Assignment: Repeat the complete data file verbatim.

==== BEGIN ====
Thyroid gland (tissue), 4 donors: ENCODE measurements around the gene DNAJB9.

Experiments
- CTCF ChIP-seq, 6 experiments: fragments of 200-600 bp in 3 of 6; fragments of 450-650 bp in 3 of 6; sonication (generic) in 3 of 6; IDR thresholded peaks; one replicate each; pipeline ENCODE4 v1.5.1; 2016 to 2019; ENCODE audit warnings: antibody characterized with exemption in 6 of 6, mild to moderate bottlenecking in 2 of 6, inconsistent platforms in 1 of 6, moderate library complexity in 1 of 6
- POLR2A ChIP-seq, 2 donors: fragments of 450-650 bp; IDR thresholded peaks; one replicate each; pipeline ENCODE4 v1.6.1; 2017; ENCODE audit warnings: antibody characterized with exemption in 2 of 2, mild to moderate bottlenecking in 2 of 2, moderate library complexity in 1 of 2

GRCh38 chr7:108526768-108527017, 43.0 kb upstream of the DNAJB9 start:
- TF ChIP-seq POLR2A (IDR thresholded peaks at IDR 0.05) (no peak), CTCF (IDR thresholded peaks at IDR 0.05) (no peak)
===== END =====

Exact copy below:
Thyroid gland (tissue), 4 donors: ENCODE measurements around the gene DNAJB9.

Experiments
- CTCF ChIP-seq, 6 experiments: fragments of 200-600 bp in 3 of 6; fragments of 450-650 bp in 3 of 6; sonication (generic) in 3 of 6; IDR thresholded peaks; one replicate each; pipeline ENCODE4 v1.5.1; 2016 to 2019; ENCODE audit warnings: antibody characterized with exemption in 6 of 6, mild to moderate bottlenecking in 2 of 6, inconsistent platforms in 1 of 6, moderate library complexity in 1 of 6
- POLR2A ChIP-seq, 2 donors: fragments of 450-650 bp; IDR thresholded peaks; one replicate each; pipeline ENCODE4 v1.6.1; 2017; ENCODE audit warnings: antibody characterized with exemption in 2 of 2, mild to moderate bottlenecking in 2 of 2, moderate library complexity in 1 of 2

GRCh38 chr7:108526768-108527017, 43.0 kb upstream of the DNAJB9 start:
- TF ChIP-seq POLR2A (IDR thresholded peaks at IDR 0.05) (no peak), CTCF (IDR thresholded peaks at IDR 0.05) (no peak)